I know plenty of legitimate business people that use gmail or hotmail. They have their reasons.

  • Patrick Coombe

    pretty easy. unsolicited = trash.
    i dont know you = trash
    . has the word “sir” in it = trash

  • Shoplet Promos

    I wonder how that conversation would go if you actually gave “her” a call. I also wonder how much money they actually make off of this. I’m sure a VERY small percentage of people fall for it but is it really enough to make this scam worth it?

  • Stock Tips Network

    We have obviously appeared on some radar as we are getting 1-2 unsolicited pitches every day. Its hard to get the balance right, you try to promote a business online but at the same time, you also make yourself a target for spammers. Isn’t it always the same, a compliment fist “Hey I really like your site ….” followed by the pitch!

  • Johnny2009

    I have to echo this advice. I got a solicitation from a SEO company called Digitechinfo in my email. They said all the right things to get me to try them on a test project. Another red flag is that they insisted I pay a portion upfront with the balance at the end. They were slow to start and did very little before demanding full payment or they would walk of the job. Long story short – I had to force a refund via Paypal and hire a real company to do the work. I wish I had read this article earlier. Now I use marketplaces like oDesk to find contractors and am very happy (and safe).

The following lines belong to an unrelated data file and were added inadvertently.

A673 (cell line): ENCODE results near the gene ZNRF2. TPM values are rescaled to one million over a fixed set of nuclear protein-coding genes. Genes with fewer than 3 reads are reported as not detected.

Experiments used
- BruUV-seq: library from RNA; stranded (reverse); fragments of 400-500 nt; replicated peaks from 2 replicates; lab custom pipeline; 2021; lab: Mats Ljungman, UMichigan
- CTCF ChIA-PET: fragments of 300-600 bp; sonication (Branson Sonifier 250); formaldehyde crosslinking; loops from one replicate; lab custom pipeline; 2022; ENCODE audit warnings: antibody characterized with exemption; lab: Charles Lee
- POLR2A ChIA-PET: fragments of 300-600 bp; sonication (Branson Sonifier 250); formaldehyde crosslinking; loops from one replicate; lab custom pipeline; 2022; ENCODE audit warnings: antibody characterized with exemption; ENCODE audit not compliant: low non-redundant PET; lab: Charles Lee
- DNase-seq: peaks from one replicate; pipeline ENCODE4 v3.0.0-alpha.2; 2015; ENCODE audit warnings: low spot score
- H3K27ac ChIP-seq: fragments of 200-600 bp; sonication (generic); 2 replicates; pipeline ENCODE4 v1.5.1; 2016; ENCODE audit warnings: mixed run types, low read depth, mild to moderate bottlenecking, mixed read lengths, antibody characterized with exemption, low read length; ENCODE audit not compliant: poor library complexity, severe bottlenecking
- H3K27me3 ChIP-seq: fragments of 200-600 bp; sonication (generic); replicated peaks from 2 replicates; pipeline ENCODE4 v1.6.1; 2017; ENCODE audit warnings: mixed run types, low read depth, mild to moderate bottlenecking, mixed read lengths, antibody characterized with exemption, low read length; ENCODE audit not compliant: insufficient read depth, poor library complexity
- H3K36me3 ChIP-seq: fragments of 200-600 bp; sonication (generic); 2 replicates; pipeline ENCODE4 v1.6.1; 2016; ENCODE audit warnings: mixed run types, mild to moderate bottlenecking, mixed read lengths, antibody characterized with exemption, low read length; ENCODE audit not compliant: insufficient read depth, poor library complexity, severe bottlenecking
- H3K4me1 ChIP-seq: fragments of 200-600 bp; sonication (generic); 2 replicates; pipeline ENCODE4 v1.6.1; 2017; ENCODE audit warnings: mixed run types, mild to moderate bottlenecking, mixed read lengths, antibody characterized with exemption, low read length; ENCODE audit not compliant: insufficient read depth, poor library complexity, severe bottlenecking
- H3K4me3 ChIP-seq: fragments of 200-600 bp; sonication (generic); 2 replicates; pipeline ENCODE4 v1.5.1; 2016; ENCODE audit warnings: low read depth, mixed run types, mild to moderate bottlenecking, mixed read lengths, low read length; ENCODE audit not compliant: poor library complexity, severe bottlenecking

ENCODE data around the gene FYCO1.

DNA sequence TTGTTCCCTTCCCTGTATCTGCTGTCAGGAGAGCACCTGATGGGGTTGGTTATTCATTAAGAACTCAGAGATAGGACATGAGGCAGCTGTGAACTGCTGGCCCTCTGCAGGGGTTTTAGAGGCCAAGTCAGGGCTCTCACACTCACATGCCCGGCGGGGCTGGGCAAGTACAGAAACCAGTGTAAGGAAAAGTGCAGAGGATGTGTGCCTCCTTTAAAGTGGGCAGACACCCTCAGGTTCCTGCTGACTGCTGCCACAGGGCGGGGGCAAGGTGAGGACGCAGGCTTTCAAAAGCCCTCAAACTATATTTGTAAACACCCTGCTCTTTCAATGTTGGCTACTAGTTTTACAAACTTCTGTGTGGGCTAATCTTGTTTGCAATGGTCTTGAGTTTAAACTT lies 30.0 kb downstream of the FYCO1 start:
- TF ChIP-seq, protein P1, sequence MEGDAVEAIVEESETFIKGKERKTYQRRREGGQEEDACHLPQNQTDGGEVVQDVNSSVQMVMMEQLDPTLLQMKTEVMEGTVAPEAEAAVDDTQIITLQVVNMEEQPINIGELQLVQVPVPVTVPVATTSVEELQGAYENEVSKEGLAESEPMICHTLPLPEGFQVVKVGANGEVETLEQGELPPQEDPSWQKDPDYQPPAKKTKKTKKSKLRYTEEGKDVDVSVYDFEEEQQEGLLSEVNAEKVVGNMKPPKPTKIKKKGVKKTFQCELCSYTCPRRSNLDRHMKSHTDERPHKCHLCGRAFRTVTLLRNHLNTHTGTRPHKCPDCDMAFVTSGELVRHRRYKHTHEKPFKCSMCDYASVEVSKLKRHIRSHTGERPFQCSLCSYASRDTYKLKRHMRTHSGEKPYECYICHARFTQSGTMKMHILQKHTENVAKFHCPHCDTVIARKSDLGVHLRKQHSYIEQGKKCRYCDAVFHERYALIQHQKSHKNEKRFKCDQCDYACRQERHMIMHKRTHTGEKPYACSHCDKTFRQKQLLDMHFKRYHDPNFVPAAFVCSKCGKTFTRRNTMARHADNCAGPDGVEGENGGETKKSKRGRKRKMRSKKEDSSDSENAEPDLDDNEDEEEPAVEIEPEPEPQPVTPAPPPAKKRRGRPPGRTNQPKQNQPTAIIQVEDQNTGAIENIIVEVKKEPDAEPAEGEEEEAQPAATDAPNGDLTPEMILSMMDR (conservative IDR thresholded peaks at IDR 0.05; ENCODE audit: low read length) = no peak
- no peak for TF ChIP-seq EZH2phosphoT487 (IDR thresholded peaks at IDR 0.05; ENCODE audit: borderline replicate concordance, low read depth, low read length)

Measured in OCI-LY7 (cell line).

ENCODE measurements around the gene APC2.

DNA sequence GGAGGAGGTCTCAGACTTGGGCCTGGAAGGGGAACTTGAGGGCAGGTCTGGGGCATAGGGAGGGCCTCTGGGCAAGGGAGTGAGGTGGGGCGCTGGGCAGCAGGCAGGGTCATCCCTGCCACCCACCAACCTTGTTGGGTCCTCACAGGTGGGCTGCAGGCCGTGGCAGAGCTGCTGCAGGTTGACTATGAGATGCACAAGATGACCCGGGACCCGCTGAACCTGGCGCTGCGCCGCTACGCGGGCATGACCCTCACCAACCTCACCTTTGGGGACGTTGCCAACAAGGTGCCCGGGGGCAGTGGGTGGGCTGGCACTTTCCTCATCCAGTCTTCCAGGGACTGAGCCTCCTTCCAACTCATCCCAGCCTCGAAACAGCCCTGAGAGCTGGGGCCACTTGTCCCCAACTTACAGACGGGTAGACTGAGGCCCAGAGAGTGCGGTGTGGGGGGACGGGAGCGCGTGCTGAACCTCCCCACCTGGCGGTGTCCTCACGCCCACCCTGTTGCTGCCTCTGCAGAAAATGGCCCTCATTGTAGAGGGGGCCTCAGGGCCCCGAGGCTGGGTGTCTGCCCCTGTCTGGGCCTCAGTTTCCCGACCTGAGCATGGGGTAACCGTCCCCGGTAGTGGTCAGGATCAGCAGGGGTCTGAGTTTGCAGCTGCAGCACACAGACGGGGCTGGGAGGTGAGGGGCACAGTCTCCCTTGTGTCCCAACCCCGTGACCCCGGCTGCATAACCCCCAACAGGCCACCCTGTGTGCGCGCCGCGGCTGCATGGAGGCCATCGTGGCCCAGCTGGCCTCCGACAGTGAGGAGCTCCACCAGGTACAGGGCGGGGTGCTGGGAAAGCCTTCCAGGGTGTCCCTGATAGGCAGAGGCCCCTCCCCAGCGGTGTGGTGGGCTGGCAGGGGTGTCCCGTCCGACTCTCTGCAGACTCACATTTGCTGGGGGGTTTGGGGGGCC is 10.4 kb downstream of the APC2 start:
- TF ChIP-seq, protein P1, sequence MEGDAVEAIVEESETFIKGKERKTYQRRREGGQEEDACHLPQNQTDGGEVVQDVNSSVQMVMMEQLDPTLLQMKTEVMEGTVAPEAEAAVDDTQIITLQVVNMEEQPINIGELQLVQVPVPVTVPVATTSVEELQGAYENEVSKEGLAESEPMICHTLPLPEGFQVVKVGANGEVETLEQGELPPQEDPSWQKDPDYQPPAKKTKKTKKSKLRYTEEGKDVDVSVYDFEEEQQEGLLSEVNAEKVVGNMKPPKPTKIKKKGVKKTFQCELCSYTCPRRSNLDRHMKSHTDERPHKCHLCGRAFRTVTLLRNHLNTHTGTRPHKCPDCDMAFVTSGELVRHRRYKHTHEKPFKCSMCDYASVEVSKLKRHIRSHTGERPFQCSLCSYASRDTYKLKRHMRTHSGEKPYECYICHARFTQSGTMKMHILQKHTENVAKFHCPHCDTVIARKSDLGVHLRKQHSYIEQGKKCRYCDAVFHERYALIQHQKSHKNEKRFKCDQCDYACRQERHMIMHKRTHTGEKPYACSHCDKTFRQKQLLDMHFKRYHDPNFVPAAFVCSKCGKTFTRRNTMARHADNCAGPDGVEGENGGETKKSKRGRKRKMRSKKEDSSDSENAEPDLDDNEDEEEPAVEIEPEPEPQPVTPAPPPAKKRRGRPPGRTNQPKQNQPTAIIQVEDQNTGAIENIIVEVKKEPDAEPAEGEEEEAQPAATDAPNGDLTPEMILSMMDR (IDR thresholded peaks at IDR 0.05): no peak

• disqus_W4KjfaOksA

    Excellent post, Danny. The scary thing is that the email pitch is well written and I think many people would think it was legitimate. I get really annoyed when I receive pitches from so called content writers – their grammar is terrible and as I’m a content writer, they obviously do no research what so ever.

  • neotrope

    Awesome. I had literally last week warned 3 customers about this exact same issue, and you nailed all the points and then some I had brought up. You’d think this would be common sense … but every time some sales wingnut calls and says proudly “we’re a data provider to Google” I have to bust out laughing. “Oh, you mean you have a website?”